Proximally to the ankle joint, in the distal portions of the fibula and tibia, we find an important joint: the distal tibio-fibular joint (syndesmosis). It is formed by the rough convex surface of the medial surface of the distal end of the fibula and a rough concave surface of the lateral surface of the tibia. This joint is formed by the anterior and posterior tibio-fibular ligaments, inferior transverse and interosseous ligaments.

Anterior Tibio-fibular Ligament & #8211; It is a flat fiber bundle that extends obliquely, distally and laterally between the adjacent edges of the tibia and fibula, on the anterior face of syndesmosis.

Posterior Tibio-fibular Ligament & #8211; Smaller than the anterior, it is similarly arranged on the posterior face of syndesmosis.

Lower Transverse Ligament & #8211; It is anterior to the posterior ligament, and is a thick and robust bundle of yellowish fibers that run transversely from the lateral malleolus to the posterior edge of the articular face of the tibia.

Interosseous Ligament & #8211; It consists of numerous short, sturdy fibrous bundles that pass between the continuous rough surface of the tibia and fibula and form the main joining link between the bones.

The ankle joint itself is a tingle (hinge) formed by the distal end of the tibia and fibula. inferior transverse ligament and the talus.

The bones are connected by the joint capsule and the following ligaments: deltoid, anterior talofibular, posterior talofibular and calcaneofibular.

Articular Capsule & #8211; Cover the joint. The anterior part of the capsule is a wide thin membrane layer. The back of the capsule is very thin and formed mainly of transverse fibers.

Ligament Deltoid & #8211; It is a triangular beam, robust and flat. It consists of two fiber bundles: superficial (posterior tibionavicular, calcaneotibial and talotibial fibers) and deep (anterior talotibial fibers). Its main function is to stabilize the medial ankle region and prevent eversion movement.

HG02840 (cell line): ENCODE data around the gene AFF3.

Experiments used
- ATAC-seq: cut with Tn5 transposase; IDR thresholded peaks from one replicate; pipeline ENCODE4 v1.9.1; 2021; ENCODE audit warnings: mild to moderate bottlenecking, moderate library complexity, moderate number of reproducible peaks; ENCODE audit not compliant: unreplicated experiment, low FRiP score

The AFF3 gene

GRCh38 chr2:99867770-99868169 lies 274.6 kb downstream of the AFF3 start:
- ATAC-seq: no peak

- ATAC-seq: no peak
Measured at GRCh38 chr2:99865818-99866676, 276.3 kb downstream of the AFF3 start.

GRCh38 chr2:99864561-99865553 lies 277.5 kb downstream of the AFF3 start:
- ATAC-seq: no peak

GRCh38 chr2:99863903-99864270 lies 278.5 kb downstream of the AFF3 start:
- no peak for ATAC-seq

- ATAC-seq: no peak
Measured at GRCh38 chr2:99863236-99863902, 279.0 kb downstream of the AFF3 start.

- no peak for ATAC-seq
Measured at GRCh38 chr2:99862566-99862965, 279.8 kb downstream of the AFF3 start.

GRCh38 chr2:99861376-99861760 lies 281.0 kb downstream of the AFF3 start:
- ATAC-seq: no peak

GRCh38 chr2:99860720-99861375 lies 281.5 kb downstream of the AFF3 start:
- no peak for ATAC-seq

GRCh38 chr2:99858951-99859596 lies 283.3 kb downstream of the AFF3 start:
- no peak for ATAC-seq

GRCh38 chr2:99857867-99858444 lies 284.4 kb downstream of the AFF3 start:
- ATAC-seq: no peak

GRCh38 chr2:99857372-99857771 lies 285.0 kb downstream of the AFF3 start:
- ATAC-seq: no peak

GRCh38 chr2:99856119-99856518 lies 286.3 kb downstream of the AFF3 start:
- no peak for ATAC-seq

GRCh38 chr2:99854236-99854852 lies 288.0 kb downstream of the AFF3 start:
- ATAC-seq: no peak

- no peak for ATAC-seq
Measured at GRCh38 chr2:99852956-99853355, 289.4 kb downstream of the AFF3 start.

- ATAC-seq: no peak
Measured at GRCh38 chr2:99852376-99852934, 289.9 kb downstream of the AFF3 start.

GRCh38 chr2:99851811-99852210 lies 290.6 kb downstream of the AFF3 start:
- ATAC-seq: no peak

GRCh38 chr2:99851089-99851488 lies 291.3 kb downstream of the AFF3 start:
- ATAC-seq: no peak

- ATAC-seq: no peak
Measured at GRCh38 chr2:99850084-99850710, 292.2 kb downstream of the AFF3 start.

• Tibionavicular Fibers & #8211; They are inserted into the posterior tuberosity of the navicular bone and they join with the medial margin of the plantar calcaneonavicular ligament.
  • Calcaneotibial Fibers & #8211; They descend almost perpendicularly to fit the full length of the calcaneal stem support.
  • Posterior Talotibial Fibers & #8211; They move laterally to insert into the inner side of the stalk and the prominent tubercle on its posterior face, medial to the groove to the long flexor tendon of the hallux.
  • Anterior Talotibial Fibers & #8211; They are inserted into the tip of the medial malleolus and the medial face of the stalk.

Anterior Talofibular Ligament & #8211; It extends anteriorly and medially from the anterior margin of the fibular malleolus to the stalk, anteriorly to its lateral articular facet.

Posterior Talofibular Ligament & #8211; It runs almost horizontally from the depression in the medial and posterior part of the fibular malleolus to a prominent tubercle on the posterior aspect of the stalk, immediately lateral to the groove to the hallucis longus flexor tendon.

Calcaneofibular Ligament & #8211; It is a narrow, rounded cord that runs from the apex of the fibular malleolus to a tuber on the lateral surface of the calcaneus.

The three ligaments described above are collaterally referred to as Lateral Collateral Ligament. It supports the lateral aspect of the ankle, preventing inversion movement.

The Anterior Ligament and Calcaneofibularis are the most frequently injured in inversion of the ankle sprains. This is because with the foot in plantar flexion, the talus is more unstable in the ankle fitting, and therefore more dependent on the ligament support.

Distally to the joints studied above, we also find the intertarsal, tarsometatarsal, intermetatarsal, metatarsophalangeal joints and finger joints.

 Medial View of Ankle Joint Structures
Source: NETTER, Frank H .. Atlas of Human Anatomy. 2 ed. Porto Alegre: Artmed, 2000.
 Side View of Ankle Joint Structures
Source: NETTER, Frank H .. Atlas of Human Anatomy. 2 ed. Porto Alegre: Artmed, 2000.



Synovial Joints